DARPA Launch Challenge Nears End with Modified Rules, One Competitor

The DARPA Launch Challenge is nearing its end with modified rules and only one of three finalists left standing to win $12 million in prize money.

Astra Space will attempt to conduct two launches within days of each other from the Pacific Spaceport Complex — Alaska on Kodiak Island. The launches will take place from different pads at the spaceport and place satellites into different sun-synchronous trajectories.

Astra Space would receive $2 million for a successful launch during the first launch window running from Feb. 25 to March 1. If that flight is successful, a second launch window would follow in March. Astra Space would win $10 million for a successful second launch.

Originally, competitors were required complete two launches from entirely different locations. However, DARPA altered the rules for logistical and regulatory reasons.

Astra Space’s first booster, named 1 of 3, has been shipped to the Alaskan launch site. The 11.6 meter tall rocket is 1.32 meters in diameter and features battery powered, pump-fed engines that use liquid oxygen and RP-1 fuel.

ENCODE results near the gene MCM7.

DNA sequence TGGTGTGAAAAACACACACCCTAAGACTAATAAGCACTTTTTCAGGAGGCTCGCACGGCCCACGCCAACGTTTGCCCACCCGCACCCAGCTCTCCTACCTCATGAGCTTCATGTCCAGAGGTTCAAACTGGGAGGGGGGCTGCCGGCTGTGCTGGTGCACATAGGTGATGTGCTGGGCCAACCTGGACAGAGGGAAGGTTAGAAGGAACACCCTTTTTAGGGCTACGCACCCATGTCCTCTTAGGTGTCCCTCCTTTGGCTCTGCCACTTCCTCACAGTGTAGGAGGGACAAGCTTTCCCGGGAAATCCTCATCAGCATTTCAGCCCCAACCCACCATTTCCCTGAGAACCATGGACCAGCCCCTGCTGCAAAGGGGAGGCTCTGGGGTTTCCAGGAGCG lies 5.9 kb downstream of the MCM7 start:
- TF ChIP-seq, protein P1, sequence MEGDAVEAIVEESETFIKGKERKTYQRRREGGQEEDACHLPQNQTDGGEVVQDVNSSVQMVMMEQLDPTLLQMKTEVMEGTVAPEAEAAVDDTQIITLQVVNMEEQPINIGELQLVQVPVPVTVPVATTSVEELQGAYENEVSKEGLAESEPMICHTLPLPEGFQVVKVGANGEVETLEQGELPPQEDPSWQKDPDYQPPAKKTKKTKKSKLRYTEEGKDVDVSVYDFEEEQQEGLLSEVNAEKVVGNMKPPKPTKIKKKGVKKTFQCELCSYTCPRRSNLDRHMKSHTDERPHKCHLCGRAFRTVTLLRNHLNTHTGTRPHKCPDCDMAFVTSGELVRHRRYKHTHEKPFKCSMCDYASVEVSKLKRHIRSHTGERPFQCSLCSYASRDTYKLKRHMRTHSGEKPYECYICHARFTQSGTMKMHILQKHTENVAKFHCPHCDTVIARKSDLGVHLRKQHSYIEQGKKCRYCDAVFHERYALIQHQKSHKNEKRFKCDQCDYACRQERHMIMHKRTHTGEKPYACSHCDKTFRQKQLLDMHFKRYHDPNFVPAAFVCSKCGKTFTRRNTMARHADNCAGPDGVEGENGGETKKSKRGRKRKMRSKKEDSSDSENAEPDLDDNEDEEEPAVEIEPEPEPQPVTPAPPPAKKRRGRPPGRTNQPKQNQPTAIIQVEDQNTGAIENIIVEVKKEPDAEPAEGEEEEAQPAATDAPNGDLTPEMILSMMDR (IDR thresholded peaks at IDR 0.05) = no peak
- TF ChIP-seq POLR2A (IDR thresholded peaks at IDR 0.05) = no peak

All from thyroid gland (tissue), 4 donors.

Astra Space rocket (Credit: DARPA)

Astra Space hopes to make money from the ultra-low cost rocket by charging only $1 million per launch. The company, which is located in Alemeda, Calif., recently came out of stealth mode.

Payloads for the first flight include:

Prometheus: A CubeSat developed by Los Alamos National Laboratory that is designed to provide military operators with tactically relevant information in a more timely manner.

Articulated Reconnaissance and Communications Expedition – 1 (ARCE-1): A pair of research and technology demonstration CubeSats that will fly together in the same orbit and perform inter-satellite networked communications with a high degree of system autonomy. Developed and built by the University of South Florida.

The Space Object Automated Reporting Systems (SOARS): SOARS combines space-object beacons; automated, low-cost, ground collection sites; and a central control center which together provide near-real time 24/7 location data to support space situational awareness, space domain awareness and orbital safety activities.

Payloads for the second launch have not been publicly announced.

Two other finalists dropped out of the competition. Vector went bankrupt. Virgin Orbit’s VOX Space subsidiary said it withdrew to focus on the maiden flight of LauncherOne, which is air launched from a converted Boeing 747 airliner.